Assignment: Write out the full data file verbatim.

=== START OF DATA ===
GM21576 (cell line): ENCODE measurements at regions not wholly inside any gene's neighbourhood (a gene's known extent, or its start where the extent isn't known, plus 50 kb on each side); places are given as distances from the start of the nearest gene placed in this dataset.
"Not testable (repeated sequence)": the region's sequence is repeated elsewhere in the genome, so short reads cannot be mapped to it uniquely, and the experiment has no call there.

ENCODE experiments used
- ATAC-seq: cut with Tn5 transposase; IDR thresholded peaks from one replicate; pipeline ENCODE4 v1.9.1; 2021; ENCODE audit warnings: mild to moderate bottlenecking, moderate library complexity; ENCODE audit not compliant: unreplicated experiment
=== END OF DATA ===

GM21576 (cell line): ENCODE measurements at regions not wholly inside any gene's neighbourhood (a gene's known extent, or its start where the extent isn't known, plus 50 kb on each side); places are given as distances from the start of the nearest gene placed in this dataset.
"Not testable (repeated sequence)": the region's sequence is repeated elsewhere in the genome, so short reads cannot be mapped to it uniquely, and the experiment has no call there.

ENCODE experiments used
- ATAC-seq: cut with Tn5 transposase; IDR thresholded peaks from one replicate; pipeline ENCODE4 v1.9.1; 2021; ENCODE audit warnings: mild to moderate bottlenecking, moderate library complexity; ENCODE audit not compliant: unreplicated experiment